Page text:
What does a leader do when things go wrong? Leadership in tough times...
"Leadership is a potent combination of strategy and character, but if you must be without one, be without the strategy." So, because every leader will encounter at least one significantly challenging event in their lifetime, I would suggest that these words resonate with us all.
Leadership is recognised as essential at all levels in any enterprise – whether in business, government, politics and faith communities. It is also vital in the most important component of human society and flourishing: the family.
True, no one doubts that skilful forward planning and management of strategy are essential for a thriving business. But this is to be contrasted with leadership, whose has diverse hues have become increasingly better discerned in recent years. This is important, because leadership manifests in different ways, and is influenced, among other things, by the context, circumstances, culture, people and the leader themselves.
A prime example of how leadership has grown to be understood differently is in the value of people engagement - especially employees, but other stakeholders as well. This has been more widely embraced over the past decade, so that increasingly boards and CEOs have begun to accept – even if really to not understand - that, to achieve the objectives of the enterprise you really do need to take your people with you. And while this might appear obvious, the behaviour of people at the top of organisations in all sectors reveals that this is not yet in their DNA.
So here’s one way of expressing why this problem arises. The disconnect is not about systems, processes or any organisational or management issue; it is something that is not functioning properly at the very core of leader’s being.
There appears still to be relatively little understanding of the relevance of what I call the leader's inner life. Indeed, in the western world we may feel a little uneasy about bringing in something of a spiritual dimension into the discussion. People in UK businesses seem to find this kind of discussion and analysis particularly uncomfortable.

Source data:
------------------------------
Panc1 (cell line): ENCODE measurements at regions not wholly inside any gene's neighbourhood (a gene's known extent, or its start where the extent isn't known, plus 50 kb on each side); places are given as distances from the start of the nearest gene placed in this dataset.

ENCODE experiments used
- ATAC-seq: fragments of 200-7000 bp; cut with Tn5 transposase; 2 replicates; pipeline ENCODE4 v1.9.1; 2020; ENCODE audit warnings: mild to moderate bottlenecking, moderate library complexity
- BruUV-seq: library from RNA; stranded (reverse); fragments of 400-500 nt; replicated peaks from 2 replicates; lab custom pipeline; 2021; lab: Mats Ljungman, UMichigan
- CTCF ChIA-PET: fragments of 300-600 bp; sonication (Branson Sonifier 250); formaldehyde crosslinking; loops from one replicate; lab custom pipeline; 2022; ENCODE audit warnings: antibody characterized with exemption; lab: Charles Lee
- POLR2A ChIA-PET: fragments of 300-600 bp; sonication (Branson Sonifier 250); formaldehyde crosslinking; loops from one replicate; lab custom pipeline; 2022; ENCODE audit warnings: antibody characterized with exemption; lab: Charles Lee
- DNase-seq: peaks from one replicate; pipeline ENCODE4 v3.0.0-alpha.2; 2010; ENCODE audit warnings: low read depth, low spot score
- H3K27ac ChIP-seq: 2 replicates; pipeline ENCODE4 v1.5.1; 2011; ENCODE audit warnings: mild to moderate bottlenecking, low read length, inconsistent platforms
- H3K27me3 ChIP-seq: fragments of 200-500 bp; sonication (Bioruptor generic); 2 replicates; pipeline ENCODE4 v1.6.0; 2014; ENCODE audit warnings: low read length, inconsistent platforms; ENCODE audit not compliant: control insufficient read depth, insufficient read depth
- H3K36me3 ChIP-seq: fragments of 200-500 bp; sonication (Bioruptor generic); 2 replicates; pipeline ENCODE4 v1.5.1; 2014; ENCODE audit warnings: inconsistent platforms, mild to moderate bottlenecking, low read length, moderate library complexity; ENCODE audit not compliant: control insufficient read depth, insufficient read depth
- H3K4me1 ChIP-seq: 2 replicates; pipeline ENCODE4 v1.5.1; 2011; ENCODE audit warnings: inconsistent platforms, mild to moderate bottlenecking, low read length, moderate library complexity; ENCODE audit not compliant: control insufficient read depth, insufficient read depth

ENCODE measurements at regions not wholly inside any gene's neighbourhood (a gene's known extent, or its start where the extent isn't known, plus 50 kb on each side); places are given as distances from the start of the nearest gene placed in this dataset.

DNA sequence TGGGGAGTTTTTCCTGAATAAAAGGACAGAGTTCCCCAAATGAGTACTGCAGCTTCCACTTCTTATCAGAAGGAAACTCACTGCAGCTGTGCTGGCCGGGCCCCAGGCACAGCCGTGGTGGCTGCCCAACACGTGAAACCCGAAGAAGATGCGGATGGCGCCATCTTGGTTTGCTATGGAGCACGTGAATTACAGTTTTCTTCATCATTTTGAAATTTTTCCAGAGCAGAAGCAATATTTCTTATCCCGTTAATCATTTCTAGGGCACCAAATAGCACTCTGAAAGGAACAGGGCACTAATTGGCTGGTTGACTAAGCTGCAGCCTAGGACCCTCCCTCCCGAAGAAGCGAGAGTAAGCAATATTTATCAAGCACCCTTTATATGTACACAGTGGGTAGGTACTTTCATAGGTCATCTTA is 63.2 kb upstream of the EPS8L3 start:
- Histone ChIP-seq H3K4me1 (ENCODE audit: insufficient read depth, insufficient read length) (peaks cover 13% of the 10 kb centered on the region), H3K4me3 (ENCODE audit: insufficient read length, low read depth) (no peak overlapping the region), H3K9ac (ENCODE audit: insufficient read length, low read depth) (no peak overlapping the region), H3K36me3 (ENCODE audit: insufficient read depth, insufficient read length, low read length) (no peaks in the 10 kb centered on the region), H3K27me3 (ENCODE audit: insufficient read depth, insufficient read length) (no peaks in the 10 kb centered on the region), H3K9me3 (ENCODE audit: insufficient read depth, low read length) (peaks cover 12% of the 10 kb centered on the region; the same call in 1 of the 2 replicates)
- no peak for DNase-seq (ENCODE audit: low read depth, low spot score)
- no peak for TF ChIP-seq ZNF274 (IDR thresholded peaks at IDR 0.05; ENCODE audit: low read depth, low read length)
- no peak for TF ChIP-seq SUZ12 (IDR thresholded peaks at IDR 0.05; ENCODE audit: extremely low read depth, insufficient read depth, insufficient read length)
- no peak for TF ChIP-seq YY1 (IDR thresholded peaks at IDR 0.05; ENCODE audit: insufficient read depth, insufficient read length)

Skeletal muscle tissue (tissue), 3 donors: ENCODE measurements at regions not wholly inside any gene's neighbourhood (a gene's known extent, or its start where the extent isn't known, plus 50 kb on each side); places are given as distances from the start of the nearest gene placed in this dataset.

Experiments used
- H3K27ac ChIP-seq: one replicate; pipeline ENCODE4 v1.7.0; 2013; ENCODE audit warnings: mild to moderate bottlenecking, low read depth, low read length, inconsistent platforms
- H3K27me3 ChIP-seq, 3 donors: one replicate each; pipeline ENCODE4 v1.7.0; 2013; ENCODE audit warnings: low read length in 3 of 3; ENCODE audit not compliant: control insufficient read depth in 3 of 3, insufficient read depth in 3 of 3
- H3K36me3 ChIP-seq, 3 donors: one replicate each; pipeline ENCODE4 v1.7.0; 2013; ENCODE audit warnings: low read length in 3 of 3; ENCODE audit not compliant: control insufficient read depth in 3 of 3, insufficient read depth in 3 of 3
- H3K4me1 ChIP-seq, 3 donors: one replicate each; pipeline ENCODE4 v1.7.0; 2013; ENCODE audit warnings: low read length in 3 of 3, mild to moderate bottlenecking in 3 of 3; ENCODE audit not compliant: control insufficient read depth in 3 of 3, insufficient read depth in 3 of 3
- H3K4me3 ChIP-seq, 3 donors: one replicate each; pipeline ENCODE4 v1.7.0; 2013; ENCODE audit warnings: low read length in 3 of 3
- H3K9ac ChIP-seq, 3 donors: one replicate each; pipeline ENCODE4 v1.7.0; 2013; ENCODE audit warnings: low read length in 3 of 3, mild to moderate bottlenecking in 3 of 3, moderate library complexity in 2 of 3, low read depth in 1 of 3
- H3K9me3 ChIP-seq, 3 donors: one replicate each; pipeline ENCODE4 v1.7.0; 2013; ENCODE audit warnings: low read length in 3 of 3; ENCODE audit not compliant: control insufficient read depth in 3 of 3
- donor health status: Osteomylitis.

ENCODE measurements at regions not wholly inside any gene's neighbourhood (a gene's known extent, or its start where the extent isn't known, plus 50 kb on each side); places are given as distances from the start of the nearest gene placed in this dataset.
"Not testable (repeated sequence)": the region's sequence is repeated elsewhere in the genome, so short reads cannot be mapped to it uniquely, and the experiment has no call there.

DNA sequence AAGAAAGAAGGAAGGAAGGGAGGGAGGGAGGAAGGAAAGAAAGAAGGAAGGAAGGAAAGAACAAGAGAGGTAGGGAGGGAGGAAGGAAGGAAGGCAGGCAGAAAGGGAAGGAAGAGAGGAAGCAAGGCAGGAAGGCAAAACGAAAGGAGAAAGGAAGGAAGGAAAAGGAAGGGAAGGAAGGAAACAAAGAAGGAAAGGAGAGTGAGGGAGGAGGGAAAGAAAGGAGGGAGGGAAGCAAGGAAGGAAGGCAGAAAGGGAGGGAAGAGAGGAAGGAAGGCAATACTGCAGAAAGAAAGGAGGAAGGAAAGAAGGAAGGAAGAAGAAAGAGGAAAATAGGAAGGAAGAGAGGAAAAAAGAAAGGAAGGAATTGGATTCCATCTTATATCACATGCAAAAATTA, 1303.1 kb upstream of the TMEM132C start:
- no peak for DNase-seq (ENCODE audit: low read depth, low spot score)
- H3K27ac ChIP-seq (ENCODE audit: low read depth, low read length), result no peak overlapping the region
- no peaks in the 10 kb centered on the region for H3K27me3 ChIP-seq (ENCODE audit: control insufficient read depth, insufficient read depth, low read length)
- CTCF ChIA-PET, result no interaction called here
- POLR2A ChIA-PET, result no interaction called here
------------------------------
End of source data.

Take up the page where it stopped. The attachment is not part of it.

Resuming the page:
Consequently, there hasn’t been a huge dialogue about its impact upon others, especially when the going gets really tough, and how it determines whether a leader fails, survives or succeeds.
While not restricted to leaders, the "dark night of the soul" describes how life's most serious problems afflict us at the core of our being. That's when our values, vision and purpose are tried and tested. If, as John Haggai says, the first task of the leader is to keep hope alive, how are they to achieve that noble goal if they are falling apart inside? The intensity of those particular challenges, affecting our mind and emotions, resembles high-heat refining processes used for precious metals. The outcome reveals whether our inner life meets the gold standard, or is really dross.
To survive, and also ultimately to succeed, a leader needs a metaphorical three-pronged grappling hook to grab a positive outcome from a potentially difficult, damaging or even disastrous situation.
First, awareness of our own thoughts and inner voice will help avoid judging ourselves or others in an absolute way. Without minimising or denying the reality of the situation, leaders should give themselves and others opportunity for redemption. This also helps to sustain self-confidence, which is often an early casualty when things are difficult.
Second, self-encouragement is a discipline that enables a leader to wring positive energy from a negative episode, where villainous self-pity or self-deprecation may otherwise seek to rob, kill and destroy an inspired solution.
Finally, while several attributes compete for the third spot, a demanding but truly powerful one is forgiveness. In testing times it is difficult to give either yourself or others the latitude presented by grace - where you honestly acknowledge the problem, but also create the space for restoration, recovery and renewal. Yet this is precisely what is needed to open the door to the next phase of your journey of hope.
Leaders appear to experience a natural cycle of triumphs and failures. Either can be used by a leader to produce a better future outcome by applying the principles of awareness of their own thoughts and inner voice, self-encouragement and forgiveness. The leader who does so is likely to emerge positively from adverse circumstances and either to take their enterprise forward to renewed success, or to move positively into a new beginning elsewhere.
General Norman Schwarzkopf, supreme Allied Commander, first Gulf War
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